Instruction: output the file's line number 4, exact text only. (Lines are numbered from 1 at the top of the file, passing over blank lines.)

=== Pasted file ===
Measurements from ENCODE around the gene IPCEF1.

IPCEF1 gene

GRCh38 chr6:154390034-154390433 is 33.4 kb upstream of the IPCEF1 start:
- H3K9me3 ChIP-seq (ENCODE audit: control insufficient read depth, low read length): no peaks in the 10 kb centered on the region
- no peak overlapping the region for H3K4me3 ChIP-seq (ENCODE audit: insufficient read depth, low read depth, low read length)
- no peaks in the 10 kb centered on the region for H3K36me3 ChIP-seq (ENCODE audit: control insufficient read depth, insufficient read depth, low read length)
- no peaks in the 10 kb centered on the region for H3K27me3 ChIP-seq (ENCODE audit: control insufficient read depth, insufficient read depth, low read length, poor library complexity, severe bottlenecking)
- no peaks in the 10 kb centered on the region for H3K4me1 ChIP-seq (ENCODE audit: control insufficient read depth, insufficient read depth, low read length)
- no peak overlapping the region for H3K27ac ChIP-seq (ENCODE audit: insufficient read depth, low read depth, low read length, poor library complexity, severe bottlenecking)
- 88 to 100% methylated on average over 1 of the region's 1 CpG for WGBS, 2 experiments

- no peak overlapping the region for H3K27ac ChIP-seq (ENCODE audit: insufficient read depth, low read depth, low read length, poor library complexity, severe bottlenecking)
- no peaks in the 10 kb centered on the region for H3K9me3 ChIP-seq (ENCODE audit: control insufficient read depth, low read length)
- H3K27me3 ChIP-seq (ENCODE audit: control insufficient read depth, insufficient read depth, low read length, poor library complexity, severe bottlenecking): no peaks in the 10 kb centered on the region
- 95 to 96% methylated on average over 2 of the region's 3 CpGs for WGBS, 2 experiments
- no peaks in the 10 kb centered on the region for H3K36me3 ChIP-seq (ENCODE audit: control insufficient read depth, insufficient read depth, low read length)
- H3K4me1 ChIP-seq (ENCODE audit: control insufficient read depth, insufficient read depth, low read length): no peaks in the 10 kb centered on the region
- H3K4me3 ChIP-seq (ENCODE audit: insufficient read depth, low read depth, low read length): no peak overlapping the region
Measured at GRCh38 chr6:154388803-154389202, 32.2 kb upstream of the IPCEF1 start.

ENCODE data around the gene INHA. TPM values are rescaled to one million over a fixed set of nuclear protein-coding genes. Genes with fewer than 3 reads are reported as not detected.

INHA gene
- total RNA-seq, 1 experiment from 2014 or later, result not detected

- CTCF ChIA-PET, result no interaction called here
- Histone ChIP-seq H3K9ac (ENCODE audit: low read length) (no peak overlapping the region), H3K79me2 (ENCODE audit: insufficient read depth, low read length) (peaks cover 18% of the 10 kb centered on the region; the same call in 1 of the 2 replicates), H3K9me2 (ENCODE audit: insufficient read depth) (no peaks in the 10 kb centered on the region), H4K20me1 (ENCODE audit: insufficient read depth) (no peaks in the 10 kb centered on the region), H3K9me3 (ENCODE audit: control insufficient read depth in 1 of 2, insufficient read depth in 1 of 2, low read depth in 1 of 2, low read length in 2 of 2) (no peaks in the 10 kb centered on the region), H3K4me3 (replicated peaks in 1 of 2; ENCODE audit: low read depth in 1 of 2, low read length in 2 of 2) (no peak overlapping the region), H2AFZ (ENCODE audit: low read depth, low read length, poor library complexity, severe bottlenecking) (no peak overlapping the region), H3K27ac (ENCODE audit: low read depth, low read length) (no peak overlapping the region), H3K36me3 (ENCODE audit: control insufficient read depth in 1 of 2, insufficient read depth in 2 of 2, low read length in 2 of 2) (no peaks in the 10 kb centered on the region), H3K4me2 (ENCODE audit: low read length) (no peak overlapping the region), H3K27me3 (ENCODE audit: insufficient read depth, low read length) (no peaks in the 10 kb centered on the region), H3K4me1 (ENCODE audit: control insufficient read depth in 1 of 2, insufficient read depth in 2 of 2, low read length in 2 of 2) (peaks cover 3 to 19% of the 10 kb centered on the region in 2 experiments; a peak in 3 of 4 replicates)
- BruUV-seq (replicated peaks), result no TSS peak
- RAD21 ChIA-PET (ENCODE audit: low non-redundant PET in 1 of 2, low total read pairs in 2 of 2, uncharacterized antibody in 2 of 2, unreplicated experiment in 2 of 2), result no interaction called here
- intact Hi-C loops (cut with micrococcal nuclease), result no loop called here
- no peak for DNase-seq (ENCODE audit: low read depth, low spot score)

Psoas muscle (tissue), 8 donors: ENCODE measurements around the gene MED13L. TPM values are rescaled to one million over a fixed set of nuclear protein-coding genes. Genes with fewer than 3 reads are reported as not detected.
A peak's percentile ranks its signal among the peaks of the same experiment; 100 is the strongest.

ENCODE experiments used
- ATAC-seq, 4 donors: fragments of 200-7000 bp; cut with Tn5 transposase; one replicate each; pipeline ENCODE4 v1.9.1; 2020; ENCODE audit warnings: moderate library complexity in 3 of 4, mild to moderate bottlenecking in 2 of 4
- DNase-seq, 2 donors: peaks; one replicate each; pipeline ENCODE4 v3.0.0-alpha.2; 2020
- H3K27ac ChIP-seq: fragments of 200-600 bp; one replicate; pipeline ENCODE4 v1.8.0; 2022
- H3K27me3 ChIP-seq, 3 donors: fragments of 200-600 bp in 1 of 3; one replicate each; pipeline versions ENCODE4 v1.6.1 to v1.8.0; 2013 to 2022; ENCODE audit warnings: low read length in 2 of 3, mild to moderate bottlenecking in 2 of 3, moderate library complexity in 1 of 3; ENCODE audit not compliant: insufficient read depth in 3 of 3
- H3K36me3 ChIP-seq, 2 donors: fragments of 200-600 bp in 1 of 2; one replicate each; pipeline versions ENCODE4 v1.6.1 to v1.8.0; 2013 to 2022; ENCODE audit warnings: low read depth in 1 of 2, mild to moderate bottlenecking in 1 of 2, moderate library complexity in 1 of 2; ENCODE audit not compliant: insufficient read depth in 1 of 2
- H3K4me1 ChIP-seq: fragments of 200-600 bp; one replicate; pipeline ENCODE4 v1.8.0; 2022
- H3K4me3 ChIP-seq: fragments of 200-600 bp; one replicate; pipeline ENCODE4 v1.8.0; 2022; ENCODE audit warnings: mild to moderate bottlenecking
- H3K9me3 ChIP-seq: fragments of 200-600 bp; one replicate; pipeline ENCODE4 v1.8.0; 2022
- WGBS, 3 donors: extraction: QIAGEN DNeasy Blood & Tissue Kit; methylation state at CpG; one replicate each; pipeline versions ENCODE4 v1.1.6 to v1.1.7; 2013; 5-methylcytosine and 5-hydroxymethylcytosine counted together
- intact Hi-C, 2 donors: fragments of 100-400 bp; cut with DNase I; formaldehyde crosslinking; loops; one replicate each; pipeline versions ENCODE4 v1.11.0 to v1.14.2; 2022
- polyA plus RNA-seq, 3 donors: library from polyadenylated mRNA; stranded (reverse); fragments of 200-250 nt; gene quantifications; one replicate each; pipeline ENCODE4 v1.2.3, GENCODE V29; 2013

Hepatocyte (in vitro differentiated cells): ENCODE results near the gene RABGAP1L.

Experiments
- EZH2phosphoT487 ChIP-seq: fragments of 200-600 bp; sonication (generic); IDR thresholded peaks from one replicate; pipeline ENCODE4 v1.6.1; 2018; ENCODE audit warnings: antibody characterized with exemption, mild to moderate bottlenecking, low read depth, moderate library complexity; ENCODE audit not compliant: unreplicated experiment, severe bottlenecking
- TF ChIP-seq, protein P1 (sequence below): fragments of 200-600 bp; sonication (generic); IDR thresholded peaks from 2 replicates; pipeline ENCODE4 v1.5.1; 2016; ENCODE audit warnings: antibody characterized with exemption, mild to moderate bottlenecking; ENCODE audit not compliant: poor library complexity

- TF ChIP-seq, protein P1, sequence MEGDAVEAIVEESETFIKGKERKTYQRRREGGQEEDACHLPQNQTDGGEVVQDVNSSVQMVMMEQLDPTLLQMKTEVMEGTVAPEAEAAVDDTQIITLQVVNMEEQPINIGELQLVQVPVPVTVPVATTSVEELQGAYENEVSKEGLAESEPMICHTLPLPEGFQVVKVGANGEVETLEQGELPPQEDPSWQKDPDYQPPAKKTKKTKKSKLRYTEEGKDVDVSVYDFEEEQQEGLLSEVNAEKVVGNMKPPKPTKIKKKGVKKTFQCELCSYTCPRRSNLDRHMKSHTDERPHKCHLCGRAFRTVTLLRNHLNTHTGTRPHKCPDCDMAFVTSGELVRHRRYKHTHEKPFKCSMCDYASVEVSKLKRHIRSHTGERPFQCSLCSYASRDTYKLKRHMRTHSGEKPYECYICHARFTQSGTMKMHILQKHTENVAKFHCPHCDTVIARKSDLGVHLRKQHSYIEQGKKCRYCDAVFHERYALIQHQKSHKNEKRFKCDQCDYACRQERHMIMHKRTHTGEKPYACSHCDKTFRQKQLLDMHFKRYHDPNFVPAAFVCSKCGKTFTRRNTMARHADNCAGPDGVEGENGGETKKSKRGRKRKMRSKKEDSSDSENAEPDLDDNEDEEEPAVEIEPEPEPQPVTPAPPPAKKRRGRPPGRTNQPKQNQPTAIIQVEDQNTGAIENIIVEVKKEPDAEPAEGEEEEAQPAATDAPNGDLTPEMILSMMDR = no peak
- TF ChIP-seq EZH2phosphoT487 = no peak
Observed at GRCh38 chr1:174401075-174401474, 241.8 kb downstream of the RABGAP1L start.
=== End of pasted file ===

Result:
- H3K9me3 ChIP-seq (ENCODE audit: control insufficient read depth, low read length): no peaks in the 10 kb centered on the region